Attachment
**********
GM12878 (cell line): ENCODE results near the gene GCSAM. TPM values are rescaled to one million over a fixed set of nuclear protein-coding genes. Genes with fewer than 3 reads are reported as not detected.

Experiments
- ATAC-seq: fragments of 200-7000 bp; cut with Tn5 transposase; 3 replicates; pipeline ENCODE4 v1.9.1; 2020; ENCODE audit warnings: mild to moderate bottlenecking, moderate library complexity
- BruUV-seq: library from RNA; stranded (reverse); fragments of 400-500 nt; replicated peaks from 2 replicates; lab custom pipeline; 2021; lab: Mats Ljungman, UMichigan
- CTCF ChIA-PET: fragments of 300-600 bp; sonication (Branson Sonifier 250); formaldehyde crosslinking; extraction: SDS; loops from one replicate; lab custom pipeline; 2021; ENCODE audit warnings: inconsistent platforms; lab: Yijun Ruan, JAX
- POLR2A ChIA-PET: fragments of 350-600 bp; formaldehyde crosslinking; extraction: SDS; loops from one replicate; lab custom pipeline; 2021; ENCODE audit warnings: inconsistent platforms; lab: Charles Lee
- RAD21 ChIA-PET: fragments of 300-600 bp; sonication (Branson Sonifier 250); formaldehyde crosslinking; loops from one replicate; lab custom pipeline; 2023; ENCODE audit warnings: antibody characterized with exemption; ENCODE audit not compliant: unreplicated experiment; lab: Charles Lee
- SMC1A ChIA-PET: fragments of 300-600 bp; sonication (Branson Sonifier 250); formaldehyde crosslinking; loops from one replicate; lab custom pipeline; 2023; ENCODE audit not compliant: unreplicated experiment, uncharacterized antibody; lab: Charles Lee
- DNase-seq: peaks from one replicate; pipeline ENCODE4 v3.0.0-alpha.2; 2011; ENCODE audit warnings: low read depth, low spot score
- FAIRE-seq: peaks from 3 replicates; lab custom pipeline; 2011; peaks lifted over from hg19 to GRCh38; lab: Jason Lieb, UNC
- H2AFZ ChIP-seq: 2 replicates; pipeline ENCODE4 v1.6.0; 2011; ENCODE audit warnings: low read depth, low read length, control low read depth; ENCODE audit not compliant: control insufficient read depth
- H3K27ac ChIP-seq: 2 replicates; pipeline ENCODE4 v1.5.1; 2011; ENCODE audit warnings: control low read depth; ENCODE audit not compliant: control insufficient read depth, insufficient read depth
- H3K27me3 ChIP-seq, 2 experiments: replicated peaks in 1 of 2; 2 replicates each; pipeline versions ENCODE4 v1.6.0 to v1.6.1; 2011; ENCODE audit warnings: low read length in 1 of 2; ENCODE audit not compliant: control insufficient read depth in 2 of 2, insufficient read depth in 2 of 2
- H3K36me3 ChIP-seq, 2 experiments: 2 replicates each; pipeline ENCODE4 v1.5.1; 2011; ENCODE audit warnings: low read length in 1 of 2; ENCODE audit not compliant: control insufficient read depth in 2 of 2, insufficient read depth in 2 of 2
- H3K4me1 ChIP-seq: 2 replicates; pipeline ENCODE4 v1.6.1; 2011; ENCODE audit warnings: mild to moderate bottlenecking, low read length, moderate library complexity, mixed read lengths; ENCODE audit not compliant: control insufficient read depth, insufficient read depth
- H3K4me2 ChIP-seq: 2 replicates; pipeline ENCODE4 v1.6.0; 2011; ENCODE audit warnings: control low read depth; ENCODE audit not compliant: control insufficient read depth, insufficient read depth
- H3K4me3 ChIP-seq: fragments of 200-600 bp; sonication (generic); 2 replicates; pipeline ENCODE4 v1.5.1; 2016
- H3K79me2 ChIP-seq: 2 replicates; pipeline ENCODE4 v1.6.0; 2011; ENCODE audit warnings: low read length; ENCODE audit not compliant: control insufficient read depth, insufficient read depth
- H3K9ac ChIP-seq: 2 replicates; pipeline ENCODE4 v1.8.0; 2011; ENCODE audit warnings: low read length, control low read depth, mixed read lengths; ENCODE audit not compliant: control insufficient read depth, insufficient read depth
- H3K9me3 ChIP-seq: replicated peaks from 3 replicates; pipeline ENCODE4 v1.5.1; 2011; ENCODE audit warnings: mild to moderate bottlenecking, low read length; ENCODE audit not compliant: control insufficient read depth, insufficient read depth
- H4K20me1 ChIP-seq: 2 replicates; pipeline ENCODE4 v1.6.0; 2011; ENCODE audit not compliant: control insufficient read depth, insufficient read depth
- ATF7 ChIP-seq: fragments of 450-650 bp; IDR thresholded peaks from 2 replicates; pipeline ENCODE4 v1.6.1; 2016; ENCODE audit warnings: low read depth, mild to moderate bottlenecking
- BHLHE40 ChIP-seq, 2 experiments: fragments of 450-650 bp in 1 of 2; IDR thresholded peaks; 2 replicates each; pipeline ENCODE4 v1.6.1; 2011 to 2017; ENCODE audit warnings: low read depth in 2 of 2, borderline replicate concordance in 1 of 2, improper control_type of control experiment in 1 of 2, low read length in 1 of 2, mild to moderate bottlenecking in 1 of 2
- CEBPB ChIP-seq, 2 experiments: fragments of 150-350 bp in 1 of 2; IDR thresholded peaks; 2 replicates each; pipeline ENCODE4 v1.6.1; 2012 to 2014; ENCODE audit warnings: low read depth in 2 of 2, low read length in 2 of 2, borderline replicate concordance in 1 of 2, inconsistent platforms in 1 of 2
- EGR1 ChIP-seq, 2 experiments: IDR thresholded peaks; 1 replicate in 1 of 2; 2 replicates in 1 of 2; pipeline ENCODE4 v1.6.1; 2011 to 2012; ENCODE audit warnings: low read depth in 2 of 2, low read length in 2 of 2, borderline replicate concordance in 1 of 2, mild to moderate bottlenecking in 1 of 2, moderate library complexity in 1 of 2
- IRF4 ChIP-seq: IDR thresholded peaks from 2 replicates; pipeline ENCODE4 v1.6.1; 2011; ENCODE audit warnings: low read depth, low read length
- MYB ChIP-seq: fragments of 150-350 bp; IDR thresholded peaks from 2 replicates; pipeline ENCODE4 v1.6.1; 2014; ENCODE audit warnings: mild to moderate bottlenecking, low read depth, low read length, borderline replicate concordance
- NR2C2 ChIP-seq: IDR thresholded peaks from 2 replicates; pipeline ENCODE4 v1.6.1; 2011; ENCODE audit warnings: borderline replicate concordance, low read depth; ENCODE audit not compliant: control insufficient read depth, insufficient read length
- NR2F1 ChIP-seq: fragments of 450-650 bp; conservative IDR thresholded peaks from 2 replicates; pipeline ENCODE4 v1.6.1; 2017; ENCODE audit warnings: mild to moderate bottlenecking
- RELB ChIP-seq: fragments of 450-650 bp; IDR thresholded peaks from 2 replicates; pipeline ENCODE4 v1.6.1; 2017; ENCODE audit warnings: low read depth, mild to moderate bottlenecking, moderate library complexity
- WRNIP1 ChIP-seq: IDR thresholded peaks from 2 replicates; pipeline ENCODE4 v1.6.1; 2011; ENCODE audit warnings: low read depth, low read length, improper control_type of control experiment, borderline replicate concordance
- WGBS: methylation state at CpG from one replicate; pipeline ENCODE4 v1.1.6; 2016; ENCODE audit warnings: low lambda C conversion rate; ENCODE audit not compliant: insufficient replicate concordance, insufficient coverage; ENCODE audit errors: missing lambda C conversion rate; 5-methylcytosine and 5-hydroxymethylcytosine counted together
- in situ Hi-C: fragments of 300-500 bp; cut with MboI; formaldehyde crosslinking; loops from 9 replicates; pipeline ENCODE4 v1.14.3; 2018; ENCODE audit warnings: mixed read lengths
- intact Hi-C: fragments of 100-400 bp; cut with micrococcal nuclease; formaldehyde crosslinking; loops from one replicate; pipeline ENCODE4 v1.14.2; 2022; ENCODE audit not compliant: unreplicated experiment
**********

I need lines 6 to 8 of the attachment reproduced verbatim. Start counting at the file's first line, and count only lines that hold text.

- POLR2A ChIA-PET: fragments of 350-600 bp; formaldehyde crosslinking; extraction: SDS; loops from one replicate; lab custom pipeline; 2021; ENCODE audit warnings: inconsistent platforms; lab: Charles Lee
- RAD21 ChIA-PET: fragments of 300-600 bp; sonication (Branson Sonifier 250); formaldehyde crosslinking; loops from one replicate; lab custom pipeline; 2023; ENCODE audit warnings: antibody characterized with exemption; ENCODE audit not compliant: unreplicated experiment; lab: Charles Lee
- SMC1A ChIA-PET: fragments of 300-600 bp; sonication (Branson Sonifier 250); formaldehyde crosslinking; loops from one replicate; lab custom pipeline; 2023; ENCODE audit not compliant: unreplicated experiment, uncharacterized antibody; lab: Charles Lee